In the spring of 2016, Hopewell Valley Central High School freshman Liam Cleary tore up Colonial Valley Conference pitching to the tune of a .357 batting average and the word throughout the county was “Can’t wait to see him when he’s a senior.”
That talk didn’t subside after three seasons, when he emerged with a career average of .430 and had won ample awards and been on numerous All-This or All-That teams.
Unfortunately, that senior year never came; on the baseball field, at least.
It was Apr. 6 against Hamilton West. Cleary dug in at the plate when a pitch came up and in, and he went down.
“Third game of the season, and I got hit in my temple,” he recalled. “It got like, half my helmet and half on my head. I was definitely stunned but I actually ran to first. I started seeing black lines as I ran.”
The diagnosis was a concussion — the fifth in his young life. Some came from sports, others came from off-the-field accidents. The initial diagnosis was day-to-day. Then it became week-to-week.
Finally, with about a quarter of the season remaining, Cleary was told he wouldn’t wear a Bulldogs uniform again.
“It was probably one of the hardest things I’ve ever had to watch, sitting through that season,” he said. “I wasn’t even allowed to sit in the dugout. So I hid out in the outfield for some of those games. But it was tough.”
Nor was he allowed to face pitching, but…
“I was trying keep up my hitting,” he said. “I just couldn’t stop. So I’ve been hitting for a long time before I came back.”
The results have been apparent. After the agony of sitting on the sidelines, Cleary returned to play his first season of American Legion baseball with Hopewell Post 339, and he hasn’t missed a beat.
With two games remaining in the regular season (and Hopewell nursing a one-game lead in first place), Cleary was hitting a robust .413 with seven doubles and 17 RBI. Each figure was second on the team to Andy Blake. Aside from just the numbers themselves, Cleary’s presence has had a ripple effect throughout the lineup.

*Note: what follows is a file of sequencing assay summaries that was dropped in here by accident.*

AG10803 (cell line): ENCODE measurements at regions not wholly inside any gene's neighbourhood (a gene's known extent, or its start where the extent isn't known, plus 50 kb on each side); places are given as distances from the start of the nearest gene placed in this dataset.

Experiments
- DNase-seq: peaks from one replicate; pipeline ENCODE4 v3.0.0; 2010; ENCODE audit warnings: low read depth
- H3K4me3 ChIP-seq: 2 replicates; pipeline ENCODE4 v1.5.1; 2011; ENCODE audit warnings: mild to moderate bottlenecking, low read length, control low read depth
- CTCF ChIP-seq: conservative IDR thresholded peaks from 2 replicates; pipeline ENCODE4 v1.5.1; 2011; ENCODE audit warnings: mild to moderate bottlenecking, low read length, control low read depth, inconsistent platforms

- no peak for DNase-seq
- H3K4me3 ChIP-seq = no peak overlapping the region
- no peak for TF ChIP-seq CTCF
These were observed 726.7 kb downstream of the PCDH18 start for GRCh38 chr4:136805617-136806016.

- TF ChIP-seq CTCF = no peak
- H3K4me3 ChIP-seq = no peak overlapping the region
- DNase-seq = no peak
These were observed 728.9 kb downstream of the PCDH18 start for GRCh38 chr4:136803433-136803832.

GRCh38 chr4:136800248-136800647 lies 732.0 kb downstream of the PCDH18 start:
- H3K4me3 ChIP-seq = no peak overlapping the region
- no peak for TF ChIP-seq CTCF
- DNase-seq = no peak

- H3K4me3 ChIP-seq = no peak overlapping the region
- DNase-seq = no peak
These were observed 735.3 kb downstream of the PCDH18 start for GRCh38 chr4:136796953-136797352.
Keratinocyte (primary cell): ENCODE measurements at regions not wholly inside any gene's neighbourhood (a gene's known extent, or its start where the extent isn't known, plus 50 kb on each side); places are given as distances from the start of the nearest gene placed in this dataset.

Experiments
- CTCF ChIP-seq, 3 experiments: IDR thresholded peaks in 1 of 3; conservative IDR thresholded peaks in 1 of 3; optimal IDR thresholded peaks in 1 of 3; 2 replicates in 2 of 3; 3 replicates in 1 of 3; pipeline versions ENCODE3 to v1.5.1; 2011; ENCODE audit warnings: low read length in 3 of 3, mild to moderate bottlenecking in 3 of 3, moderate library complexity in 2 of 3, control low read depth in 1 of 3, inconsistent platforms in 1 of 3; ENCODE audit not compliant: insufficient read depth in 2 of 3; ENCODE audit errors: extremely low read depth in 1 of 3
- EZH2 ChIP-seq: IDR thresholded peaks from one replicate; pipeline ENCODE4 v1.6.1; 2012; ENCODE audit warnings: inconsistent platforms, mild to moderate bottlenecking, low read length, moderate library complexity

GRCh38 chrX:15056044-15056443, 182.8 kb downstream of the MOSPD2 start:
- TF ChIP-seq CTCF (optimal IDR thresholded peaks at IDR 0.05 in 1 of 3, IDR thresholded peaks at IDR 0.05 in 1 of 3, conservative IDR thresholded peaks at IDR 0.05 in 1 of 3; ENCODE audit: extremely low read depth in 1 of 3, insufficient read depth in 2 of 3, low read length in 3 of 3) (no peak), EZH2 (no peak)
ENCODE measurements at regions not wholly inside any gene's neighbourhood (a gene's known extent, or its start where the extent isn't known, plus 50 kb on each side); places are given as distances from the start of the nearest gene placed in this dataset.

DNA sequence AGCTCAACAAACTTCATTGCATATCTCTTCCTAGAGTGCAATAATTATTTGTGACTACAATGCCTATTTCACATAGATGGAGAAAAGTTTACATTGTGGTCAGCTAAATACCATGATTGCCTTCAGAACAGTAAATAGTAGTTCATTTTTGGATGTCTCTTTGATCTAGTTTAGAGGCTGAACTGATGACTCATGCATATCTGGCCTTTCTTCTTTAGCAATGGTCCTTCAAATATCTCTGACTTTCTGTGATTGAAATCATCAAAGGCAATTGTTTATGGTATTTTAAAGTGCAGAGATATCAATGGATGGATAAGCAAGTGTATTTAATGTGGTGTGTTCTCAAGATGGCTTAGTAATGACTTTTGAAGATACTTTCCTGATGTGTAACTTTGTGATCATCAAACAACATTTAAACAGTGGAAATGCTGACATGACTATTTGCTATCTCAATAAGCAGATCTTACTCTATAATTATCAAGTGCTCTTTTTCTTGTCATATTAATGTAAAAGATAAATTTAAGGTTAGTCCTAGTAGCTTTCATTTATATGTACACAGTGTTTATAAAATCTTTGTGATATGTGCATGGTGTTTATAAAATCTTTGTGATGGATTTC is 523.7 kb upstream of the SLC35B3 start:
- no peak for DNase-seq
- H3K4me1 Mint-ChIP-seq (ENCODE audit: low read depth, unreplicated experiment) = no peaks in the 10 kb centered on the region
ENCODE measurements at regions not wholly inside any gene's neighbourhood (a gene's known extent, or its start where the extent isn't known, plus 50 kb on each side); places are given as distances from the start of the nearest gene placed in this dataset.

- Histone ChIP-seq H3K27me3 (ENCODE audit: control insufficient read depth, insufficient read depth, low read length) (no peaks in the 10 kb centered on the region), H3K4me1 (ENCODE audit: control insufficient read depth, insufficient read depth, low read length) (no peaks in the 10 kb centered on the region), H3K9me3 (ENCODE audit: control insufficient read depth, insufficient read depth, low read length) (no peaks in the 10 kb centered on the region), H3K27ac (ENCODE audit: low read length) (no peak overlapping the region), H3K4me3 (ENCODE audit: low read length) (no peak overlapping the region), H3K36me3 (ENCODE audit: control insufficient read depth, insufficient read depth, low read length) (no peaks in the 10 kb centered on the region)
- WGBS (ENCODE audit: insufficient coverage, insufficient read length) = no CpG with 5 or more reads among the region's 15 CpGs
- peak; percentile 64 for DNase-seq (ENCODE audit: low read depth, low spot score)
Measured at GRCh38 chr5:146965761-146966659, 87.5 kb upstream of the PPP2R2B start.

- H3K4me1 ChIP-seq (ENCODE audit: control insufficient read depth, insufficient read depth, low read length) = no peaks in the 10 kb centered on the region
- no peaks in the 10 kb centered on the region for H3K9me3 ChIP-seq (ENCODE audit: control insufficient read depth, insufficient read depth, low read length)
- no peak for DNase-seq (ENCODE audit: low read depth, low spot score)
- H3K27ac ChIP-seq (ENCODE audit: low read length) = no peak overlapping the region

“He lost his senior year of high school, which was really a shame, but now he’s become a tremendous part of our team,” Post 339 manager Mike Coryell said. “He’s been swinging a good bat. He’s that buffer in the middle of the lineup and it just pushes everybody down one and all of a sudden our lineup goes from being solid at one through seven to one through eight or nine. We’ve got hitters up and down the lineup, there’s no pressure on any one person to get it done.”
Hopewell leftfielder Cole Hare, who bats behind Cleary, said he could feel Liam’s pain at sitting out.
“Absolutely,” he said. “I couldn’t imagine it.”
Nor could he imagine Post 339 without him, as he call’s Cleary’s presence “Huge.”
“It’s good to have another piece of the puzzle,” Hare continued. “Having him just adds to our capabilities of going to the World Series. Him missing an entire season was absolutely tough. But he didn’t miss a beat. He came right back, and in our first game he got two hits. A kid like that, with the talent he has and the ability he has, it’s great he’s playing again. He’s one of the best hitters I’ve ever seen in my entire life. And I’m not just saying that because he’s one of my closest friends. I just wish him well. It was a tough situation, but he responded to it like no one else could.”
Hopewell general manager Mike Olshin has nothing but respect for what Cleary has done.
“It’s a great story,” Olshin said. “He had all that frustration, and now he’s come back and is playing with us for the first time. And the bigger the spot, the better he hits for us.”
Coryell adds that he encourages his teammates to take good, healthy cuts. “He’s a big kid at heart, he just loves being here. He’s really melded well with the other guys,” he said.
It has been a return to good times for Cleary, who will embark on his college career at Mercer in the fall.
“I feel back to normal,” he said. “I feel like I’m hitting as well as I hit before and I think I’ve been hitting pretty well.”
Asked if he was squeamish when he first got back in the box, Cleary laughed and said, “Actually, no. I just don’t like when people are throwing at my head.”
One thing is certain. After being forced to sit out the sport that Cleary calls “The biggest thing in my life,” he certainly appreciates it even more after it was taken away from him.
“One hundred percent,” he said. “Every single day, every single pitch I’m just so glad to be back. And it’s nice playing legion (as opposed to showcase ball). You just play baseball and you’re not worrying about a bunch of scouts watching you hit. It’s just focusing, and you do your thing. It’s fun again.”